4. Install phpmyadmin and sSMTP
IMPORTANT: this is all wide open and may be insecure. This configuration is only appropriate for a local dev system that is appropriately firewalled. Use at your own risk, YMMV, etc.
Install the phpmyadmin and php-mcrypt packages:
pacman -S phpmyadmin php-mcrypt
Configuration Copy the example configuration file to your httpd configuration directory.
cp /etc/webapps/phpmyadmin/apache.example.conf /etc/httpd/conf/extra/httpd-phpmyadmin.conf
Add the following lines to /etc/httpd/conf/httpd.conf:
# phpMyAdmin configuration Include conf/extra/httpd-phpmyadmin.conf
Adjust access rights. To allow access from any host, edit /etc/webapps/phpmyadmin/.htaccess and change
deny from all
allow from all
Note security caveat from above!
Enable mysqli and mcrypt (if you want phpMyAdmin internal authentication) modules:
Uncomment the following lines:
sSMTP is a simple mail transfer agent or MTA – it will send, but not receive mail. I install it so that my WordPress installation can send mail (Annotum relies on email notifications for some workflow features).
These steps will enable sending mail via a Gmail account using sSMTP
pacman -S ssmtp
Comment out everything, and add the following lines (thanks, Tombuntu!):
firstname.lastname@example.org mailhub=smtp.gmail.com:587 AuthUseremail@example.com AuthPass=mypassword UseSTARTTLS=YES
Test sSMTP by sending a test message:
ssmtp firstname.lastname@example.org To: email@example.com From: firstname.lastname@example.org Subject: test email hello world!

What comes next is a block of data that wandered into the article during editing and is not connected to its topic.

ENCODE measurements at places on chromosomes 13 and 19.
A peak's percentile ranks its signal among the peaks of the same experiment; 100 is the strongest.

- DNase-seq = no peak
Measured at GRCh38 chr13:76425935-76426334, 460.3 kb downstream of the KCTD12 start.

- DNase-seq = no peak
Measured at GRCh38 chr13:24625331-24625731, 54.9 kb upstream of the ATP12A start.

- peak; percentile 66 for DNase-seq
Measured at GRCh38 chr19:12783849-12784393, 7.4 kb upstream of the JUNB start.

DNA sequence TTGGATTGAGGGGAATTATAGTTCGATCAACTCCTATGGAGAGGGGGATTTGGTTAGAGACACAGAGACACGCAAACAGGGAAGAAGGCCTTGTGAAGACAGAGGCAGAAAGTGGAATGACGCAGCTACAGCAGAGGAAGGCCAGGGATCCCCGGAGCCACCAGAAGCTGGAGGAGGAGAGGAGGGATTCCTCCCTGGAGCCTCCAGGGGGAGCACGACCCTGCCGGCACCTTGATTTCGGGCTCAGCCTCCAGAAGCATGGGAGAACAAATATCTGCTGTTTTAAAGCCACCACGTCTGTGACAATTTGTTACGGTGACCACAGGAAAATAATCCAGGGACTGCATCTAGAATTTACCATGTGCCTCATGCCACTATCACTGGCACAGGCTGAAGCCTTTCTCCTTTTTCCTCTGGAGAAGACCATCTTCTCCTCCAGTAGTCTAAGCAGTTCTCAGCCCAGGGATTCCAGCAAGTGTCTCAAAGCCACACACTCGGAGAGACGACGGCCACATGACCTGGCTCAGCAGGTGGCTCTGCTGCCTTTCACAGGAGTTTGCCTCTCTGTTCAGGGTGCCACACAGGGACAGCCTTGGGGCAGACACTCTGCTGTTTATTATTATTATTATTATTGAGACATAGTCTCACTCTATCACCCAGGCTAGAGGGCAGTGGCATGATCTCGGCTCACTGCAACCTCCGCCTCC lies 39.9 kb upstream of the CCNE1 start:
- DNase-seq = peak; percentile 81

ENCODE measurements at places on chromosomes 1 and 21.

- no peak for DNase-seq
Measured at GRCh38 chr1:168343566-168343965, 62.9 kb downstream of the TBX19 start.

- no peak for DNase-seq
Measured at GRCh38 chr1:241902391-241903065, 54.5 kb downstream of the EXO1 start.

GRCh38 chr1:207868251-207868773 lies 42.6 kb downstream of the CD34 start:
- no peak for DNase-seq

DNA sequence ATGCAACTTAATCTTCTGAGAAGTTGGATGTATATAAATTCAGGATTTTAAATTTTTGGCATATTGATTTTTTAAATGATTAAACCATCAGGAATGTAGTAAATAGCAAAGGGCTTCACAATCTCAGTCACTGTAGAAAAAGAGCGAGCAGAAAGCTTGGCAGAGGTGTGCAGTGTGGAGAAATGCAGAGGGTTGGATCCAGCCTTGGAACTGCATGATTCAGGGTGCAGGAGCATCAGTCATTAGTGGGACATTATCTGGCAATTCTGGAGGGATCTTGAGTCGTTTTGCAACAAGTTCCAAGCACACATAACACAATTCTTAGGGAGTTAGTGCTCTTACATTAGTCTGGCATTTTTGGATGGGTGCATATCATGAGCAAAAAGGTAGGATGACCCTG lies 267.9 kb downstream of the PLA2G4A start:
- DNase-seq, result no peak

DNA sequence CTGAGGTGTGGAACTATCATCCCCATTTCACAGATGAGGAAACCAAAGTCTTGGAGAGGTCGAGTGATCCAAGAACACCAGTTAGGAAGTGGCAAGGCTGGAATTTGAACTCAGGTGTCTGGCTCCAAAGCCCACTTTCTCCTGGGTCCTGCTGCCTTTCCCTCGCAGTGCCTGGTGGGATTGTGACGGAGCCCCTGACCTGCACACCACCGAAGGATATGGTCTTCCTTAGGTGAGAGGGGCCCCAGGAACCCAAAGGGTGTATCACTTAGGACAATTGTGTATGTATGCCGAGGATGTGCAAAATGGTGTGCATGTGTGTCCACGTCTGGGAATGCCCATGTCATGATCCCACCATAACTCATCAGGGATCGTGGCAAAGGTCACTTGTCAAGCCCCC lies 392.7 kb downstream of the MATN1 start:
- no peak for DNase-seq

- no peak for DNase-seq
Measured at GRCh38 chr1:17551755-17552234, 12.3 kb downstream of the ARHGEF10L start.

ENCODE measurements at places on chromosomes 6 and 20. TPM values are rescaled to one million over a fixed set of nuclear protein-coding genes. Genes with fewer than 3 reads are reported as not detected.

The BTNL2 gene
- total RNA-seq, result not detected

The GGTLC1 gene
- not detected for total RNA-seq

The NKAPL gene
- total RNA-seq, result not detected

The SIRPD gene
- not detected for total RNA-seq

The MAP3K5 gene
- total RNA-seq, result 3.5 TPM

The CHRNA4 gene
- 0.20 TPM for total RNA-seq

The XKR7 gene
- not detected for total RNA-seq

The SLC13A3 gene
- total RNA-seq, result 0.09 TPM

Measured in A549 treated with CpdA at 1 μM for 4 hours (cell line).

Note the blank line after the Subject, and finish with a [ctrl+d] to send. Check to see that you received the email. Note that the from address in the received email can be modified via the instructions found on this page (search for “Change the ‘From’ text”). Note that there are various other configuration options on that page, but I didn’t find any of them (apart from editing the ssmtp.conf file) to be necessary to get up and running on my ChromeBook.
5. Install and run WordPress
Create a database by navigating to http://localhost/phpmyadmin and logging in with ‘root’ and the password you created for the root user above. Click on ‘users’, ‘add a user’, name it, click the button to generate a password, and finally check the box to create a new database with the same name and grant all privileges. Copy the generated password for later use.
Once the db is created, get the latest WordPress:
cd ~ wget http://wordpress.org/latest.tar.gz tar -xzvf latest.tar.gz mv wordpress /srv/http
Navigate to http://localhost/wordpress and follow the prompts, first to create a configuration file, then entering the database information. Use the database and user names you created in phpmyadmin, and ‘localhost’ for the server. Finally, paste in the generated password.
Follow the rest of the WordPress installation, and soon you should be able to log into your new WordPress site on ChromeOS!
If you set up sSMTP correctly, you should also get an email at the address you gave for the admin user.
Note: if you cannot select different image sizes when attaching media to posts (e.g. you only see an option for “Full Size” and no “thumbnail” or “medium”) make sure you have installed and enabled
php-gdas described above.
6. (optional) Install other tools using pacman
I use VIM and Git, so I install them with
pacman -S git vim
7. Finishing up
For my implementation, I like to manually start and stop apache and mysql, so I wrote this easy pair of scripts to do that:
#startem.sh - starts Apache and MySQL rc.d start mysqld /etc/rc.d/httpd restart
#stopem.sh - stops Apache and MySQL rc.d stop mysqld /etc/rc.d/httpd stop
Many, many thanks to the creators and maintainers of the following resources, without which this page would not exist.
- Getting Command Line tools on your ChromeBook – https://gist.github.com/4140706 – this is really the one that got all this started!
Questions, comments? Please contact me @gcto, comment here, or use the contact form above.